NORMAN — You wonder if Bob Stoops regrets not being named James or Theodore. Because had he been named James or Theodore, nobody ever would have tagged him Big Game Jim or Big Game Ted.
It had to be Bob (or Bill, or maybe Brian). It is all about alliteration. That, and in Stoops’ case, winning a bunch of big games right out of the chute.
And when you think about those games, so many of them in 2000, what is it that you think about?
Some are sure to remember the fearlessness, the trick plays, the apparent swashbuckling brashness with which Stoops’ Sooners played (or play-called). If John Brooks still had been The Voice for the dawn of the Stoops’ era, the Sooner coach would have been a “Riverboat Gambler.”
Now, think about the existing conditions by which Stoops would call for a fake punt, go for it on fourth down when making it was sure to demoralize an opponent or, pretty much, throw everything at the other side, even the kitchen sink.
Sometimes there was Mike Stoops in his brother’s ear, telling Bob Stoops to give it a whirl, the defense had him covered.
There was also that thing Oklahoma has hardly been since, which must make it imminently easier to take a chance. There was that thing about OU being the underdog, the upstart, the program, after years in the wilderness, with nothing to lose.
It would have been nice, here and there, over the last several years, to see OU, even as a constant favorite, compete as though an underdog.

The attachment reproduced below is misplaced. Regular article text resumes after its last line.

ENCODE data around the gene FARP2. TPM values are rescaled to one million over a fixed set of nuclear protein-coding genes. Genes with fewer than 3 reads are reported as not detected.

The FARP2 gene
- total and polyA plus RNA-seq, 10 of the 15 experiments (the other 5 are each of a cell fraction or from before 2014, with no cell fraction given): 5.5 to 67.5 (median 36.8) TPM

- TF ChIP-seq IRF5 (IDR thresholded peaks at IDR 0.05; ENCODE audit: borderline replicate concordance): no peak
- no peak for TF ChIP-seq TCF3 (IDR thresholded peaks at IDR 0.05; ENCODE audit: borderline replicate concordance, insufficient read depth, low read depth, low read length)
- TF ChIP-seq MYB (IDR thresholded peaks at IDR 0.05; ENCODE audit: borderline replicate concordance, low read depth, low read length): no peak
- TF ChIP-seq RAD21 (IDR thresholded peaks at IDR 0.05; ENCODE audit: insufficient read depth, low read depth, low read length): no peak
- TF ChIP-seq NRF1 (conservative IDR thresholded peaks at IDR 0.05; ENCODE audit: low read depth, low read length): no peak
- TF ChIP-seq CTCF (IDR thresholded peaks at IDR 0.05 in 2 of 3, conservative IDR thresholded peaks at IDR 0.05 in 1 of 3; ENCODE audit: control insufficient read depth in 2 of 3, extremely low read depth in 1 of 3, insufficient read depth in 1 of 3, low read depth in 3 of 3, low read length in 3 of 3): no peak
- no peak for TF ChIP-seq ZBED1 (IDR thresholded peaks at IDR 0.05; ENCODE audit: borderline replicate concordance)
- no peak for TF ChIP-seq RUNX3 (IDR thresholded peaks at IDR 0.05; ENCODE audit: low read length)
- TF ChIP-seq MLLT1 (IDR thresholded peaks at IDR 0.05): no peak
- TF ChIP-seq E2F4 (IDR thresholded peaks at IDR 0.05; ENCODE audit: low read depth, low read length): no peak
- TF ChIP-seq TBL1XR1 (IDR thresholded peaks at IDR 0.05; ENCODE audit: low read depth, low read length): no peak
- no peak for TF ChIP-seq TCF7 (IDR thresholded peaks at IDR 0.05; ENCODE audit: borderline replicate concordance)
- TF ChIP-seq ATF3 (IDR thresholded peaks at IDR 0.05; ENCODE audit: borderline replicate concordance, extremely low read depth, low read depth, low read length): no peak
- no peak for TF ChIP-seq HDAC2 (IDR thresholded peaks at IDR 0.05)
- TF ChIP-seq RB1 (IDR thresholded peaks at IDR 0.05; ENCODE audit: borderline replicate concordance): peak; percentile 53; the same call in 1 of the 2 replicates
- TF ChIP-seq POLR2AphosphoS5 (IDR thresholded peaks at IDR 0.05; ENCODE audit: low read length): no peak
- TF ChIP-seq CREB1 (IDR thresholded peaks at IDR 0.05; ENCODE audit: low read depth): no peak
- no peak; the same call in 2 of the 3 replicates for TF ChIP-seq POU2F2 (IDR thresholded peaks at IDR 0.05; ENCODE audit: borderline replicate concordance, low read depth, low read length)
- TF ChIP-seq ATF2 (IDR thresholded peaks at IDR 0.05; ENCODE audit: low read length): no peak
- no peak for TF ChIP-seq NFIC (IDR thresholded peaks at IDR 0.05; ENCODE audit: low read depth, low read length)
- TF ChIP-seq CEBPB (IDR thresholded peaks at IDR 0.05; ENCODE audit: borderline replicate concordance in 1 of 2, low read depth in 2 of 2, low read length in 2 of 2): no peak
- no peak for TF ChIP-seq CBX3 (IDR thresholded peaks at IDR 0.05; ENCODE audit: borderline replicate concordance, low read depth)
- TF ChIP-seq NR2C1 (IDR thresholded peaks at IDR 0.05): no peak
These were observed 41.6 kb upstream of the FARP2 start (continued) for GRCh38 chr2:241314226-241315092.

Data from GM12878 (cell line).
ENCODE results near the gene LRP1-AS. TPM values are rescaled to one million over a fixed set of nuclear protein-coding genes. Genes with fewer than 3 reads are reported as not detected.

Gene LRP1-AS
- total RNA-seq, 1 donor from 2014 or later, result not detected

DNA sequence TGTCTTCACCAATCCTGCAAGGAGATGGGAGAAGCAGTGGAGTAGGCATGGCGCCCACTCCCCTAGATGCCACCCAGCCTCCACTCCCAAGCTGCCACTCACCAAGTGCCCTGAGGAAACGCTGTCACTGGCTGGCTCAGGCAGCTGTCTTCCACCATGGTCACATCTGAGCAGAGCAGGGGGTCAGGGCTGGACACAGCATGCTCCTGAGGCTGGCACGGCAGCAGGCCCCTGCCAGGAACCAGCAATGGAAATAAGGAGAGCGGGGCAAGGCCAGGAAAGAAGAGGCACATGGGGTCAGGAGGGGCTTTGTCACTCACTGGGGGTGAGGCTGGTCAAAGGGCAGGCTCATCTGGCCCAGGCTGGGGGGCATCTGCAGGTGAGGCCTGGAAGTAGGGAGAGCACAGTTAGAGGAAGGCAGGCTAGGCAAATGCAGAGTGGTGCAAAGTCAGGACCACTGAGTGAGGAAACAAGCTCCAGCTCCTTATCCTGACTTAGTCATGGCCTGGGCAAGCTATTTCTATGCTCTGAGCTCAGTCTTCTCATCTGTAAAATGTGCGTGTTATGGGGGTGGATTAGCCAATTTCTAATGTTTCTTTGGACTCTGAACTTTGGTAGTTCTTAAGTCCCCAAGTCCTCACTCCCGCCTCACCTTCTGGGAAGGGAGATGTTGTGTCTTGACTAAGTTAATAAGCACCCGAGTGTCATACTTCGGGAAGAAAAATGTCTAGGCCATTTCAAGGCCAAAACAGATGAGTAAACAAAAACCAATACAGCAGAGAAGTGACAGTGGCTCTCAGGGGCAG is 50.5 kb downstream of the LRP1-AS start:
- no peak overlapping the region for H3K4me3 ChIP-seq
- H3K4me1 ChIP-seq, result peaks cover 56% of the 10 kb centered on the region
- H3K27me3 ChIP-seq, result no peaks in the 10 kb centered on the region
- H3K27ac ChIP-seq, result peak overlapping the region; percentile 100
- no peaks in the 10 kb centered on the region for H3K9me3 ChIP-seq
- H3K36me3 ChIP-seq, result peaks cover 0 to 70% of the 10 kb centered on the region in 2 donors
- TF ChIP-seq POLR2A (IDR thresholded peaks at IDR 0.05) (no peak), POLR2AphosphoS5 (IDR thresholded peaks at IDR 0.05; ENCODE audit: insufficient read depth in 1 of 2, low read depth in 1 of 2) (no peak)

Saturday OU will have no excuses (how perfect for their coach!). It is the underdog, by three-and-half points last I looked.
It is a hard thing to do.
IBM couldn’t do it. Microsoft has struggled to do it. American car companies, until recently, could not do it. Because it’s hard to think like an upstart, an innovator, when you couldn’t be more establishment. Once the mountaintop is reached, it’s about security rather than the next mountaintop. Try thinking like a whippersnapper then and it’s hard to do it right.
Remember the horrible onside kick against West Virginia at the Fiesta Bowl? It was the zenith of misplaced chutzpah.
Stoops may still have it in him.
Recall, as he explained recently, how the whole Blake Bell experiment was drawn up by his offensive coaches only after Stoops told them to come up with something. And, just maybe, those two reverses Trey Franks ran against Iowa State may not have emanated from play-caller Josh Heupel, but from Stoops himself.
You never know.
As for brother Mike, Stoops said the former OU defensive coordinator, even though he faced Oklahoma State earlier this season before being canned by Arizona, is playing no advisory role for his old program this week.
It’s hard to believe.
Certainly, it’s nothing formal, but can a brother keep from calling up a brother who’s sure to have valuable insight about the task at hand?
Maybe Mike Stoops is back in Bob Stoops’ ear.
If the Sooners’ find that certain swagger, in their approach, their on--the-field attitude and their play calling, it’s still hard to guess what it might look like.
Then there’s the chance OU might not need anything tricky or bold to come away a winner. Bowing to the pressure, the Pokes might just lie down on their own synthetic turf.
Whatever, we’ll know it when we see it.
Janis Joplin sang — even though they were Kris Kristofferson’s words — that freedom is just another word for nothing left to lose.
Well, the Sooners have been knocked from the ranks of the unbeaten and knocked from ranks of national title contenders in the space of a few short weeks. Lose to OSU and OU will have lost Bedlam, too, and maybe even its place as the state’s dominant program.
For the Sooner Nation, there won’t be too much left to lose if Saturday night goes the wrong way.
Their coach and their team might be well served to claim the freedom to take a few chances in advance.
Clay Horning 366-3526 firstname.lastname@example.org